Wheezing illnesses cause major morbidity in infants and are frequent precursors to asthma.
Differences in asthma severity may be related to inflammation in the airways. The lower airway microbiota has been associated with clinical features such as airway obstruction, symptom control, and response to corticosteroids.
An update on molecular cat allergens: Fel d 1 and what else? Chapter 1: Fel d 1, the major cat allergen
- Allergy, asthma, and clinical immunology : official journal of the Canadian Society of Allergy and Clinical Immunology
- Published over 1 year ago
Cats are the major source of indoor inhalant allergens after house dust mites. The global incidence of cat allergies is rising sharply, posing a major public health problem. Ten cat allergens have been identified. The major allergen responsible for symptoms is Fel d 1, a secretoglobin and not a lipocalin, making the cat a special case among mammals.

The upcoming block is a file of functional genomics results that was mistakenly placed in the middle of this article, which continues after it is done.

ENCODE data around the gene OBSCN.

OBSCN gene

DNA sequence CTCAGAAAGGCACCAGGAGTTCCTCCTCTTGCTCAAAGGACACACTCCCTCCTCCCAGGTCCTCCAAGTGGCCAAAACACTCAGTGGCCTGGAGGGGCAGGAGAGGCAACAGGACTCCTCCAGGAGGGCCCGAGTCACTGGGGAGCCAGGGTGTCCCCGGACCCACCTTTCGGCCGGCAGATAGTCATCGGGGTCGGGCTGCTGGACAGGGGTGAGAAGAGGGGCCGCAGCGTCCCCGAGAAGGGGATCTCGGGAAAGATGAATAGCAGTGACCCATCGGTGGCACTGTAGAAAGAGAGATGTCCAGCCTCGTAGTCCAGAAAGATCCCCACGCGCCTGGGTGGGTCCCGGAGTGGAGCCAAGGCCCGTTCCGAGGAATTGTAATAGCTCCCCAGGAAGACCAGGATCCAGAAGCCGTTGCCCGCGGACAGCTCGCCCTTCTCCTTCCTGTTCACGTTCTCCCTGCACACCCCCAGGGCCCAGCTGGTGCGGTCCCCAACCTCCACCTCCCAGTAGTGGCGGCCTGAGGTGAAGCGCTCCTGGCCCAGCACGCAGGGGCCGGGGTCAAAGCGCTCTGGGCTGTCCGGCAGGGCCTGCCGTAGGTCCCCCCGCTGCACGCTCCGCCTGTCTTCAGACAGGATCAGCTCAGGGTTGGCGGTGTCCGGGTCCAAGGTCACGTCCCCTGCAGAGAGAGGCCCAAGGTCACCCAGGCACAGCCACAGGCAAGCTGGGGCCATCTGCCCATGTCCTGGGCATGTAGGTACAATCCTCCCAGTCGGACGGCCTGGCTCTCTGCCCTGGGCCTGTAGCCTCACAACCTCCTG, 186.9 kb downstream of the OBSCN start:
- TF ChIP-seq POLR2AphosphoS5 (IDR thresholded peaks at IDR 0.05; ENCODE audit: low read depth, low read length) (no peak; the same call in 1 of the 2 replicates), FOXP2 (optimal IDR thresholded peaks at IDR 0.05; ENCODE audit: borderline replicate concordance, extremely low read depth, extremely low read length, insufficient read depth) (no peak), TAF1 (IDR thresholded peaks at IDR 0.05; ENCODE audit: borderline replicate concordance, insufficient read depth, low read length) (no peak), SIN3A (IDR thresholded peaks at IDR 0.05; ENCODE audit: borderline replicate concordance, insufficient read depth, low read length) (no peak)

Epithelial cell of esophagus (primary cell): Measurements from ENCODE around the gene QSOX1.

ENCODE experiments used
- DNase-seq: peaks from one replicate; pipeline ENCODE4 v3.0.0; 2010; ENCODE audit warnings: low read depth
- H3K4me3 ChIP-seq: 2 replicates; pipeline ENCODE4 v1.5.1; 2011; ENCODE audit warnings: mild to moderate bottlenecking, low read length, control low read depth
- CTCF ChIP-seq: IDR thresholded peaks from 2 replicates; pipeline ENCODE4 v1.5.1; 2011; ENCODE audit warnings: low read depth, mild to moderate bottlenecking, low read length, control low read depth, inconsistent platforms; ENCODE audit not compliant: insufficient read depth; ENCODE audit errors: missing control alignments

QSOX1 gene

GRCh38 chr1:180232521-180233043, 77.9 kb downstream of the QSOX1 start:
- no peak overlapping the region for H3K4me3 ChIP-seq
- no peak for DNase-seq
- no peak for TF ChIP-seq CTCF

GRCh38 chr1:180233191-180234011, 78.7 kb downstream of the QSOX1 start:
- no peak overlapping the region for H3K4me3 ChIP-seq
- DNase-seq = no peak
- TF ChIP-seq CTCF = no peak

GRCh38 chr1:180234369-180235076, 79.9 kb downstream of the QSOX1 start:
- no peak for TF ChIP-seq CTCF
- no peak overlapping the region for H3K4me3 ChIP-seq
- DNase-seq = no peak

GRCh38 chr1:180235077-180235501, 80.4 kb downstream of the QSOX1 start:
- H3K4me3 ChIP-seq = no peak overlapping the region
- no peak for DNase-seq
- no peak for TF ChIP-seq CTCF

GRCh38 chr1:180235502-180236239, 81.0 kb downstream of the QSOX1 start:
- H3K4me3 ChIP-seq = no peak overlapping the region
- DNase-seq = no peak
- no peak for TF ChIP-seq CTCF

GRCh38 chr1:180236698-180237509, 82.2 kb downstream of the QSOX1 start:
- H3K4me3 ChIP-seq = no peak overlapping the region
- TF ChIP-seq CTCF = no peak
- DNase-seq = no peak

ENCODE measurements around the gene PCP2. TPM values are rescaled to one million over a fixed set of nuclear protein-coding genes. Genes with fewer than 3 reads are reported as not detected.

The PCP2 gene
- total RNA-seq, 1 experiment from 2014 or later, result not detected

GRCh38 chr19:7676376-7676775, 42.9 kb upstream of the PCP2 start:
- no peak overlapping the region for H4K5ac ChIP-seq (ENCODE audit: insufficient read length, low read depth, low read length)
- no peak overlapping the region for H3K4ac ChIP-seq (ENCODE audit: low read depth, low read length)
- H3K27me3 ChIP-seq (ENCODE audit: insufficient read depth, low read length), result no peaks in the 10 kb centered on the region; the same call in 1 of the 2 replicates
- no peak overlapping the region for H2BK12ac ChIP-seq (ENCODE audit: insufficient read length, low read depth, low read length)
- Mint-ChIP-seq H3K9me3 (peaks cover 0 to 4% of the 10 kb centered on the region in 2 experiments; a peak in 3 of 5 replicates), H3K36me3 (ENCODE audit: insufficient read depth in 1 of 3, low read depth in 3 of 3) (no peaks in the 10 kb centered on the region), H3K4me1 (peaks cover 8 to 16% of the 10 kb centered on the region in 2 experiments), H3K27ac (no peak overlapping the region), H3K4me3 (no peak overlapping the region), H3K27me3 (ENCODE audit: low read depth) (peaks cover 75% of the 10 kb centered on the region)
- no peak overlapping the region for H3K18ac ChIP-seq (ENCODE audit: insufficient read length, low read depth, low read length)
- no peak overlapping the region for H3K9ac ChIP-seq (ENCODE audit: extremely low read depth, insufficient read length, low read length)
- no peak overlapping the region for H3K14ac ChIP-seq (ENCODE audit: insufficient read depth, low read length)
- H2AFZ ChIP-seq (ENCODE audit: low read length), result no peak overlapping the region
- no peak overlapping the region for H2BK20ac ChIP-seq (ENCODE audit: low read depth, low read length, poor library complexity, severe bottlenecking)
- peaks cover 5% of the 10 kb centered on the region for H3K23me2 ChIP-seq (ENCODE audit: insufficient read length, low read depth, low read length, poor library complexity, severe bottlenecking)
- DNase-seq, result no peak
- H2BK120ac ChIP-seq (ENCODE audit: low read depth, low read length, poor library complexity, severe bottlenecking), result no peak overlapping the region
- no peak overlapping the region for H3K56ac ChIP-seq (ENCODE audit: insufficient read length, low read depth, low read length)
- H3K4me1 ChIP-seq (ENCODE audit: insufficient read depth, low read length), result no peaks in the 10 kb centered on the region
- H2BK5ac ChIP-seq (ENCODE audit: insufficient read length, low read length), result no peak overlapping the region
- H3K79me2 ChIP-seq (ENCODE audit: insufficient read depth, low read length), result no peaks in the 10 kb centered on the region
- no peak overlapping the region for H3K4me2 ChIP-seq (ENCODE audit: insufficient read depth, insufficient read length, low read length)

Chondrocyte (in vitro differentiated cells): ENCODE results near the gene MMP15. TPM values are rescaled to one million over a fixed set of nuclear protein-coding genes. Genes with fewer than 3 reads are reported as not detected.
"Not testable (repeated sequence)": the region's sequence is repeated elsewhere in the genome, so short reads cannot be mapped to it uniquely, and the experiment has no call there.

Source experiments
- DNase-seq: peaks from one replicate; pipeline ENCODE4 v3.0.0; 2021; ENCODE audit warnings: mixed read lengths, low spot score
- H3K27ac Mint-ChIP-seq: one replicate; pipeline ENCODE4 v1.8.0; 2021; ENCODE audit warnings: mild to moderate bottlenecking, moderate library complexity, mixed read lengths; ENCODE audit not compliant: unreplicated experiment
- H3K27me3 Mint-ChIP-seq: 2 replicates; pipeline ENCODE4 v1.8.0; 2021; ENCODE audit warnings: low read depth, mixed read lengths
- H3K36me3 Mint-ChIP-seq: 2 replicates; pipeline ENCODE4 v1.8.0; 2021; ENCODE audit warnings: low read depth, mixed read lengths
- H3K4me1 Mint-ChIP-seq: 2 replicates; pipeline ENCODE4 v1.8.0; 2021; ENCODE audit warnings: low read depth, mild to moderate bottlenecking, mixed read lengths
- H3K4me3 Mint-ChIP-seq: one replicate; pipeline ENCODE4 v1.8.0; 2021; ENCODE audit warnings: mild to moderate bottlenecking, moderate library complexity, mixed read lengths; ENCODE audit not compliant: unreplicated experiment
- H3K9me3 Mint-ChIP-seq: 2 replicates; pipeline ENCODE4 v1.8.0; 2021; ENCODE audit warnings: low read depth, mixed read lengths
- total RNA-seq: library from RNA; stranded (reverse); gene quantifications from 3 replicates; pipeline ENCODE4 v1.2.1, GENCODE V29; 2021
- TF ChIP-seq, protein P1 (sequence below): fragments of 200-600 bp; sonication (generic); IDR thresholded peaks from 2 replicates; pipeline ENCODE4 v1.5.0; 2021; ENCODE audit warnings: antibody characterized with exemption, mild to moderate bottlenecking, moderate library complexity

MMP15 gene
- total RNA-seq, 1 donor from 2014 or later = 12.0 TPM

There are no existing longitudinal studies of inflammatory markers and atopic disorders in childhood and risk of hypomanic symptoms in adulthood. This study examined if childhood: (1) serum interleukin-6 (IL-6) and C-reactive protein (CRP); and (2) asthma and/or eczema are associated with features of hypomania in young adulthood.
History and severity of atopic dermatitis (AD) are risk factors for peanut allergy. Recent evidence suggests that children can become sensitized to food allergens through an impaired skin barrier. Household peanut consumption, which correlates strongly with peanut protein levels in household dust, is a risk factor for peanut allergy.